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Title: Hedge funds : was the AIFMD really necessary?
Authors: Gatt, Bettina
Keywords: Global Financial Crisis, 2008-2009
Hedge funds -- Law and legislation
European Parliament. Alternative investment fund managers directive
Issue Date: 2017
Abstract: The 2008 financial crisis brought with it a wave of far-reaching financial regulation, this was seen as an attempt to not only fix the damning effects that followed such crisis, but also to mitigate systemic risk and to restore consumer confidence, both within and outside of Europe. The above was echoed through the implementation of the Alternative Investment Fund Managers Directive, which came into force on the 22nd of July 2013. The scope of this Directive is to regulate fund managers of Alternative Investment Funds and hence, Alternative Investment Funds themselves (this thesis will mainly focus on hedge funds). ! Hedge funds have the ability to, one the one hand assist in enhancing the financial market through the production of benefits which they are known to generate, however, on the other, they are also known to contribute to systemic risk which may potentially have a negative impact on the broader financial system. It is for this reason that the effect which hedge funds have had and till today, still have on financial stability has been labeled as being fairly perplexing and has created diverse responses and opinions. This thesis provides an overview of the Alternative Investment Fund Managers Directive and evaluates the impact which it had on key players within the industry. Additionally, the author also dedicated part of this study to examining whether the contribution hedge funds had on the financial crisis was to such an extent that attributing full blame on them is considered to be justifiable, or, whether there was some ulterior motive behind the push for their regulation. This thesis concludes that while the characteristics attributed to hedge funds make them more liable toward the contribution of systemic risk, when compared to other larger complex financial institutions (LCFI’s) their involvement is dwindled to such an extent that the statement ‘hedge funds were the cause of the 2008 financial crisis’ no longer holds any ground. For this reason, the author concludes that the Alternative Investment Fund Managers Directive was not necessary.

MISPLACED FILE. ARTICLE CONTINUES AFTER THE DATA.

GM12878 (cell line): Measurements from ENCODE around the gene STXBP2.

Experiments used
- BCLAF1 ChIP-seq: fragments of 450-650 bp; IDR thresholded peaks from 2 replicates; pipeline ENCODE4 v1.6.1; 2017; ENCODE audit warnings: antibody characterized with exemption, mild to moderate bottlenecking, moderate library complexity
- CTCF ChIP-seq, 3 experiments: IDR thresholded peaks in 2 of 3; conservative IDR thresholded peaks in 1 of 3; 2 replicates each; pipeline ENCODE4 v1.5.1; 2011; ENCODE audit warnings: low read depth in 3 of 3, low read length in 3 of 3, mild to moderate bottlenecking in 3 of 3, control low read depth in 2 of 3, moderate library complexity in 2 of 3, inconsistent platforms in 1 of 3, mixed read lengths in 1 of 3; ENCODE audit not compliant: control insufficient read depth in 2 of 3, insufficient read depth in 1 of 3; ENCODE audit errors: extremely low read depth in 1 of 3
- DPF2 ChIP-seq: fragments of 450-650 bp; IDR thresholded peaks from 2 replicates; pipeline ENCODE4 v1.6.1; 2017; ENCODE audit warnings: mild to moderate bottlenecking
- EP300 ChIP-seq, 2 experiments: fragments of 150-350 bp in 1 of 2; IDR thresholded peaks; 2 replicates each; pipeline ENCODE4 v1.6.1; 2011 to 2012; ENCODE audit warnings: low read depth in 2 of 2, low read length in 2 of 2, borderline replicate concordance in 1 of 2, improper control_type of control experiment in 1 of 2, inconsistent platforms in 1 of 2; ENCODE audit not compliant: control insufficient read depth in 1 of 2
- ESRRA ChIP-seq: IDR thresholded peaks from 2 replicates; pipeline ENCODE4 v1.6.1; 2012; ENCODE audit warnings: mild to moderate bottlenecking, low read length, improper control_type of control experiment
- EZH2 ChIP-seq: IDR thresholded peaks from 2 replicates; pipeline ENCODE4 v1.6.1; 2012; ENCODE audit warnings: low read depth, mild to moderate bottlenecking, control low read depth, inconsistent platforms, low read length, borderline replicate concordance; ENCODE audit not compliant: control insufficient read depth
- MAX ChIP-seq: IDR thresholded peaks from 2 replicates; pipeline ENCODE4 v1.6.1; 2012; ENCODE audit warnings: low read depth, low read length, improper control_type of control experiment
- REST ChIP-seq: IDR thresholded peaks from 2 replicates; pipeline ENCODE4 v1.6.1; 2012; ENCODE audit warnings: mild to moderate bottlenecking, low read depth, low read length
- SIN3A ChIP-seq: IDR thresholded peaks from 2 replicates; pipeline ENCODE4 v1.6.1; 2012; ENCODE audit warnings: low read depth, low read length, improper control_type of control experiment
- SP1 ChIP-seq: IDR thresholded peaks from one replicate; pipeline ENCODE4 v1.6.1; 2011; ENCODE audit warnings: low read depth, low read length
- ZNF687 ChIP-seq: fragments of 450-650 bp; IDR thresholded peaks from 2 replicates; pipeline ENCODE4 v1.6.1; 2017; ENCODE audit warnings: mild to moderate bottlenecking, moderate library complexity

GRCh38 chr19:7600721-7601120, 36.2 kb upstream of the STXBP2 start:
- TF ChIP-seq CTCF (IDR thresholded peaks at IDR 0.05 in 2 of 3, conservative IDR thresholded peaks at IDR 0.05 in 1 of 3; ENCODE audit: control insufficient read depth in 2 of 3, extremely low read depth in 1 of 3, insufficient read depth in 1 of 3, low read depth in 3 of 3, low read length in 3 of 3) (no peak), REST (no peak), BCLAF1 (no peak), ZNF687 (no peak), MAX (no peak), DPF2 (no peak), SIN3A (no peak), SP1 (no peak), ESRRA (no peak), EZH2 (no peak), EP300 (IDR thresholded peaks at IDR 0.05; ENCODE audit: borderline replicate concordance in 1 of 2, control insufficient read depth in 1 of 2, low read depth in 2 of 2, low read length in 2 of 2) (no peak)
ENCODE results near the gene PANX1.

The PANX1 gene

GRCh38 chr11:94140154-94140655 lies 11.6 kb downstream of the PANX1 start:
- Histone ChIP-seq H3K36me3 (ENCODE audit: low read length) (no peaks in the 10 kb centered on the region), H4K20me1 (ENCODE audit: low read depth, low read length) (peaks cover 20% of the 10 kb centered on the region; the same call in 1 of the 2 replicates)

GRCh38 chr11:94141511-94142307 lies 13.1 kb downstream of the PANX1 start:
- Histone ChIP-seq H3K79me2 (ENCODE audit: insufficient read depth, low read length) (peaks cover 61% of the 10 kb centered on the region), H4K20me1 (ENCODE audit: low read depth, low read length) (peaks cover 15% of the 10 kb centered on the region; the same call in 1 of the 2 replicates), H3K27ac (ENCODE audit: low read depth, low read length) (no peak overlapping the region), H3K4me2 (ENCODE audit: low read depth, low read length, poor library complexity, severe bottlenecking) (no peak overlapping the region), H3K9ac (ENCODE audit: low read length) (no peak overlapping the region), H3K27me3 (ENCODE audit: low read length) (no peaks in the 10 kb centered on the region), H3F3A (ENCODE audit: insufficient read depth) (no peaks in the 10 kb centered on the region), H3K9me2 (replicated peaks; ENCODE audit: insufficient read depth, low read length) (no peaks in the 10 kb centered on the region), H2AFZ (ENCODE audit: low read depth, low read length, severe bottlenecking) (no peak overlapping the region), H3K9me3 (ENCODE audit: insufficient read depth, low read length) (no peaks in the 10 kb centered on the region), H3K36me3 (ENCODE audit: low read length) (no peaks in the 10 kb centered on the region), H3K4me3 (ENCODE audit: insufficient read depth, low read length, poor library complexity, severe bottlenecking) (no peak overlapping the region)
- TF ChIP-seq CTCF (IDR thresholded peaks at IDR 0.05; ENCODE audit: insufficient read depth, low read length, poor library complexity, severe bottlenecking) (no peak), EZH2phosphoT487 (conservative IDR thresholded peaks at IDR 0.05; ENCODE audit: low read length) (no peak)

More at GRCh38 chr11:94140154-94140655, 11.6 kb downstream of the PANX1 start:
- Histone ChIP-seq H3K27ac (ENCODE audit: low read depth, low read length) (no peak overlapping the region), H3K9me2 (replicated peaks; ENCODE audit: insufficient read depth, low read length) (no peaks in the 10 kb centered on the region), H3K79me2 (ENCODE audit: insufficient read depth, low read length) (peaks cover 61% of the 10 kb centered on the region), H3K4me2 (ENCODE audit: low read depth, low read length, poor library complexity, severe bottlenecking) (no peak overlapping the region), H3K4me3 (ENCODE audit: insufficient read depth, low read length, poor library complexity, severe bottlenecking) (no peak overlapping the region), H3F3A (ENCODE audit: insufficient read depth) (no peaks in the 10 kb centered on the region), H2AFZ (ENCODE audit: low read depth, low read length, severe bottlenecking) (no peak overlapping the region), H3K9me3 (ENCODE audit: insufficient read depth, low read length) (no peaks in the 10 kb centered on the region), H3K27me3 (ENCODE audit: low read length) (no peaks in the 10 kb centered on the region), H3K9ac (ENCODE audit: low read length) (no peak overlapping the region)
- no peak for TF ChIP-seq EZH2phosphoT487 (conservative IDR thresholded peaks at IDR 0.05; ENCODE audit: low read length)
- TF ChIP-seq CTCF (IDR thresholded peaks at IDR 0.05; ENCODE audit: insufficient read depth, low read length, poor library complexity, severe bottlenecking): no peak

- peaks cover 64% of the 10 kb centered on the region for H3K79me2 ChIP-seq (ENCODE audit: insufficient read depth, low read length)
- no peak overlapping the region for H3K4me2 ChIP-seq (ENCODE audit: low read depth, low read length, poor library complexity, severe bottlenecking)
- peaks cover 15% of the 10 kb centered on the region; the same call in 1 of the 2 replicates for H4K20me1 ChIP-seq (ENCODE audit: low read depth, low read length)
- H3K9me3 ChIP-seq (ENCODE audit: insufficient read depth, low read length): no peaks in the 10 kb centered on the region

Description: LL.D.
Appears in Collections:Dissertations - FacLaw - 2017
Dissertations - FacLawCom - 2017

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